- Remove the fats from the freezer and add to the flour mixture. If not, feel free to skip it.
- Using a pastry cutter, a fork, or your fingers (I prefer my fingers), cut the fats into the flour until the flour has the texture of course crumbs. (Try to work quickly in this step so the fats don’t warm up and melt.)
- Make a well in the center of the flour/fat mixture and pour in the cup of buttermilk.
- Use either a wooden spoon or your hands to gently combine in to a sticky dough. Do not over work the dough or the biscuits can come out tough.
- Scrape the dough out onto a well-floured work surface, using your hands to pat the dough into a rough circle about one-half to three-quarters of an inch thick. Flip the dough over to ensure that both sides are covered in flour.
- Using a biscuit cutter, small juice glass, or other cutter of your choice, cut out your biscuits by pushing straight down through the dough and turning the cutter 1/8 of a turn while keeping the edge in contact with the work surface.
- Brush away extra flour clinging to the biscuits, and place on the lined baking sheet so that it is just touching its neighbors.
- Once you have cut out all the biscuits you can from the round of dough, gently pat the scraps back together to make another round, and continue. Depending on your cutter size, you may have to repeat this step up to one more time.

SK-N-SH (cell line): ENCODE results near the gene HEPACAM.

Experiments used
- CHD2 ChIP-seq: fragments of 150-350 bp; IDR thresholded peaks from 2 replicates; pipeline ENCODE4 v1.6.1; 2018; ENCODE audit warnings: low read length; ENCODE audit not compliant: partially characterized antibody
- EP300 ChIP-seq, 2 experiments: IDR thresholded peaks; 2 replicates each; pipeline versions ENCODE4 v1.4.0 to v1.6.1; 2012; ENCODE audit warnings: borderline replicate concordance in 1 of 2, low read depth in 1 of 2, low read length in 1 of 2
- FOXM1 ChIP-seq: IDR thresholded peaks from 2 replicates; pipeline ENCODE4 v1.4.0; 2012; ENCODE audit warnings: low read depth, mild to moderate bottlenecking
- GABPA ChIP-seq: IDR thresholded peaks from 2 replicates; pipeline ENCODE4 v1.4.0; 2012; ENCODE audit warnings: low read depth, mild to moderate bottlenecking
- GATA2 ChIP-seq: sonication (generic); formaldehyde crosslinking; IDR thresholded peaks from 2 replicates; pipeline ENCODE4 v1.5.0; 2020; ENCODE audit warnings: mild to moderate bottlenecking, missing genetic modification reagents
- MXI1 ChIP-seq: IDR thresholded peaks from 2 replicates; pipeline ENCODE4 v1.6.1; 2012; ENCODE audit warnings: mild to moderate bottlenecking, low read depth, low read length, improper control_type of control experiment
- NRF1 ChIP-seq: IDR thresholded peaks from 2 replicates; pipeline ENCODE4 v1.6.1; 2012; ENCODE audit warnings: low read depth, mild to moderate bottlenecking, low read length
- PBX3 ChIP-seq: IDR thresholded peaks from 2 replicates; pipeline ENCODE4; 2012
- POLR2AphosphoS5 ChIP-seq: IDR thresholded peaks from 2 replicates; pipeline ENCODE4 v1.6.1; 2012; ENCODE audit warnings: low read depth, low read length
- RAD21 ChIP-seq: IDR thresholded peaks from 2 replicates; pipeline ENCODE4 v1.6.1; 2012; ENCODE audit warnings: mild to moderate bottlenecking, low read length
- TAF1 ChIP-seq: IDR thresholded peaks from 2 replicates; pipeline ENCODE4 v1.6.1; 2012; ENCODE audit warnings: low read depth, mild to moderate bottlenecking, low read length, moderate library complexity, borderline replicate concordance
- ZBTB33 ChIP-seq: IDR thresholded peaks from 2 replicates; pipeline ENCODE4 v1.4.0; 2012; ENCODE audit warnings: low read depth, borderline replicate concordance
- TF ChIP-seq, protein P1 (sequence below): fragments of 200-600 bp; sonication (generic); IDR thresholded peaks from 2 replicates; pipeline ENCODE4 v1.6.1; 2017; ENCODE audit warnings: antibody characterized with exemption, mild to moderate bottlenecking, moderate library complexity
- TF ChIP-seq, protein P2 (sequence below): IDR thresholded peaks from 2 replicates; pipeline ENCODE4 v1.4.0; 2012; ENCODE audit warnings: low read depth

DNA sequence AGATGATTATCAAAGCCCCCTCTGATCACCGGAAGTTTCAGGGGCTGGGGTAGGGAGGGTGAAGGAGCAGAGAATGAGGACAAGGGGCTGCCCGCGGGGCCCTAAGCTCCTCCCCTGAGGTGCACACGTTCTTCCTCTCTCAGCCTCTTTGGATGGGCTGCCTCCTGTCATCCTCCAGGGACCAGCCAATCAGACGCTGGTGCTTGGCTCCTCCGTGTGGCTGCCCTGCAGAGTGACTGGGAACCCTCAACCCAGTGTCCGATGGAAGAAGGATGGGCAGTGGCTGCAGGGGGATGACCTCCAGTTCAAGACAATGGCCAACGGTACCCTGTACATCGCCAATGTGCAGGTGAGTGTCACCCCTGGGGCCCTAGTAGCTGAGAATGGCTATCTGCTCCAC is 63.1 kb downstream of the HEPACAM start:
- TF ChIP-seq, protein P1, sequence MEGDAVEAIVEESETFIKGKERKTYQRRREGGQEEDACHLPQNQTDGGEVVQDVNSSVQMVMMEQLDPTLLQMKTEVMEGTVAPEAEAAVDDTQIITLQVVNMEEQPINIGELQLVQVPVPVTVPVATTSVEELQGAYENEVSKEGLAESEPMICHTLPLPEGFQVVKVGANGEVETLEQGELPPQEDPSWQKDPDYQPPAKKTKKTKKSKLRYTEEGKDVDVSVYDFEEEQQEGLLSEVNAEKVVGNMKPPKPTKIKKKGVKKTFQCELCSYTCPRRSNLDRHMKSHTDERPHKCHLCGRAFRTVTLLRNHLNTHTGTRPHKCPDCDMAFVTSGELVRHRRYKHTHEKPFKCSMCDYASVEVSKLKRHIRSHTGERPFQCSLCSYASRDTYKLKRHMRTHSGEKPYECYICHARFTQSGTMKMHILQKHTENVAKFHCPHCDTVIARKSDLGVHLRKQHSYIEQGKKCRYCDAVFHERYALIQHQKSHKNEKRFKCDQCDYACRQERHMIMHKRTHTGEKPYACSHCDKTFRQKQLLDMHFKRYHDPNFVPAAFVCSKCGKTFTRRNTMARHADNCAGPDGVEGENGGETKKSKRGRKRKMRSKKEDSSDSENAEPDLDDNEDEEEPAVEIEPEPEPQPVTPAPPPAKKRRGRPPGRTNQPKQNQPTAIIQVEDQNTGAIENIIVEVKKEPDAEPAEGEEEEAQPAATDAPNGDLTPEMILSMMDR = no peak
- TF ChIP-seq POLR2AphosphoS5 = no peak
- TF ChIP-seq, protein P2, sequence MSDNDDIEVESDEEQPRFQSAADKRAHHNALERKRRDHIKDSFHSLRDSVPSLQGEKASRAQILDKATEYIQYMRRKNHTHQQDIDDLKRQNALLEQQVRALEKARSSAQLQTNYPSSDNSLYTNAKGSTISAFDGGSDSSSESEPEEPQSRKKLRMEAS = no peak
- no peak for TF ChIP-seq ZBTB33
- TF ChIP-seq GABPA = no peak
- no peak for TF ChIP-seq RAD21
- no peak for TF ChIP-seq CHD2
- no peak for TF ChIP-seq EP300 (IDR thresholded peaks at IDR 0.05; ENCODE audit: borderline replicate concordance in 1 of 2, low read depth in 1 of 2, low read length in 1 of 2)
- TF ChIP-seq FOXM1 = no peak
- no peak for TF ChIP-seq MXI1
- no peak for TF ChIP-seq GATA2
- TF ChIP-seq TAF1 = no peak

- To make sure my biscuits brown well and have a more crisp exterior better able to stand up to gravy, I like to dip my fingers in the buttermilk clinging to the measuring cup and then wipe them across the biscuit tops, but this is an entirely optional step.
- Place the pan of biscuits in the oven, and bake for 10-12 minutes, or until risen and golden brown.
- Allow to cool for a few moments before breaking open and enjoying with butter, jam, jelly, gravy, or as the base for breakfast sandwiches.
Tips: If you are just cooking for a few people, eight to twelve biscuits may be a bit much. Feel free to wrap the extras in paper toweling and place in a zip-top bag to freeze. Or, cook extra sausage patties or other breakfast items that could work well on a sandwich and use these to build breakfast sandwiches to get you off on the right foot all week long. To thaw a biscuit in the microwave, heat while wrapped in a paper towel (see why I told you to include those when you freeze them?) for 30 seconds to 1 minute on HIGH. Heating a breakfast sandwich typically takes between 3 and 5 minutes on HIGH.
Note: If you use your hands to combine, as I do, please make sure you have already floured your work surface to receive the dough, as well as found your biscuit cutter and lined your baking sheet. I often forget to do this extra prep step before getting my hands covered in dough. Usually, as soon as I start mixing, I realize what I’ve done and send out the universal distress call in my kitchen – “Honey, can you help me with something?” May you either have a better memory than mine, or an equally accommodating spouse.
Odd cultural/family note: The final biscuit, for reasons I do not know, is called the “cat head” in many Southern families – mine included. It is formed by combining all the remaining scraps after the biscuits have been cut and the scraps patted back together for another cutting a couple of times. This mutant dough scrap ball is typically placed in the center of the pan of biscuits, is likely to dwarf the others considerably, won’t be pretty, and in my house was usually reserved for the biscuit maker – my dad. When I make biscuits at home now, I always think of him when I eat that one.